--On Wednesday, March 21, 2007 21:42 +0100 Frank Ellermann
Hi, Alex asked me to forward his reply to the SMTP list, see
Date: Tue, 20 Mar 2007 20:59:24 +0100
From: Alex van den Bogaerdt <alex(_at_)ergens(_dot_)op(_dot_)het(_dot_)net>
On Tue, Mar 20, 2007 at 05:41:55PM +0100, Frank Ellermann
> I do not believe that there is any remaining question
> about trailing periods on multiple-label FQDNs. They
> are prohibited.
+1 wrt SMTP (wrt SPF policies it's a different story)
I'm not subscribed to that list, so forgive me for replying
directly to you. Please forward it to the list if you think
it is appropriate.
If I may quote a part of RFC3696:
"The DNS specification also permits a trailing period to be
used to denote the root, e.g., "a.b.c" and "a.b.c." are
equivalent, but the latter is more explicit and is required
to be accepted by applications. This convention is especially
important when a TLD name is being referred to directly.
is required to be accepted<<<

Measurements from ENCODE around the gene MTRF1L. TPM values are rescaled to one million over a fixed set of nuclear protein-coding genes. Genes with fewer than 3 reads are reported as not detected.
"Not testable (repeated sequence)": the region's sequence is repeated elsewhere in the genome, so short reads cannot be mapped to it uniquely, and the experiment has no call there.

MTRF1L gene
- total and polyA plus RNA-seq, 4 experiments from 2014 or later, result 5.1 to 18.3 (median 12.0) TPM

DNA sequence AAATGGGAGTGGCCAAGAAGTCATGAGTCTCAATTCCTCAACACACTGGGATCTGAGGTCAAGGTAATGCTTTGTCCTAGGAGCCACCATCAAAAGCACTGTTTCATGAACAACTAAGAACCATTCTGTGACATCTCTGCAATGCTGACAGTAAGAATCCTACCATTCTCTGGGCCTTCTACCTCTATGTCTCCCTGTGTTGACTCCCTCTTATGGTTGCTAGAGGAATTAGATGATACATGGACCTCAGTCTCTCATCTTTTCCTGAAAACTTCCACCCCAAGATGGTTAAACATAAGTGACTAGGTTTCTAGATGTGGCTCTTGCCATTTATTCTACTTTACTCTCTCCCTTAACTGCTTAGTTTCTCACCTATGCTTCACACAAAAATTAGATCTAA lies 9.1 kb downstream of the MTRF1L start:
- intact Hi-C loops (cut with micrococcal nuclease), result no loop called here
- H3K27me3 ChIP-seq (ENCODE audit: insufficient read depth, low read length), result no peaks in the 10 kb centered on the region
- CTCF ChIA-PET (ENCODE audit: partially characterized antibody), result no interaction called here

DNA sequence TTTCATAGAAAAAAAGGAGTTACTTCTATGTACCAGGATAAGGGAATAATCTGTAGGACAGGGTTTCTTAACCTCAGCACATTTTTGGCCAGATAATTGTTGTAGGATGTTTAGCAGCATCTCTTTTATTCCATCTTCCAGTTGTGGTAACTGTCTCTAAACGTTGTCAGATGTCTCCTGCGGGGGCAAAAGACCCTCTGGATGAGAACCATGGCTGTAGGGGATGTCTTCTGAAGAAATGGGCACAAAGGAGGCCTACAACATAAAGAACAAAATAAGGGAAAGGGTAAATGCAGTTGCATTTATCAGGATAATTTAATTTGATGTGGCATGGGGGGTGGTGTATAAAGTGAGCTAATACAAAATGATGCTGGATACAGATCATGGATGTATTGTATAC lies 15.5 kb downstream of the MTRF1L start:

Are the 2821bis folks really going to make the same mistakes?
A TLD is a domain like any other. Poor judgement from large
companies and such doesn't make a TLD less valid. Besides,
allowing a trailing dot may actually help them, to distinguish
between "westcoast.us" as part of domain
"westcoast.us.global-company.example." and "westcoast.us." as
the (existing) FQDN. (sorry for using an existing example!)
RFC 821 allowed one label (called "name"). It is 2821 that is
Together with the statement about trailing dot, <domain>
<domain> ::= <label> [ "." ] | <label> "." <domain>
domain = *(label ".") tld ["."]
But this is almost exactly what was in 2821bis-00, and people
made me take it out. The question now is whether I didn't take
out enough or took out a bit too much.
FWIW, I believe that, in retrospect, 821 should have permitted
the trailing period. But it didn't, probably partially because
of bad timing wrt other things. And 1123, which strengthened
the trailing period rule for other cases, didn't apply it to
email. The consensus when 2821bis-00 was posted was that
permitting it now would be a disruptive incompatible change
after too many years of established practice.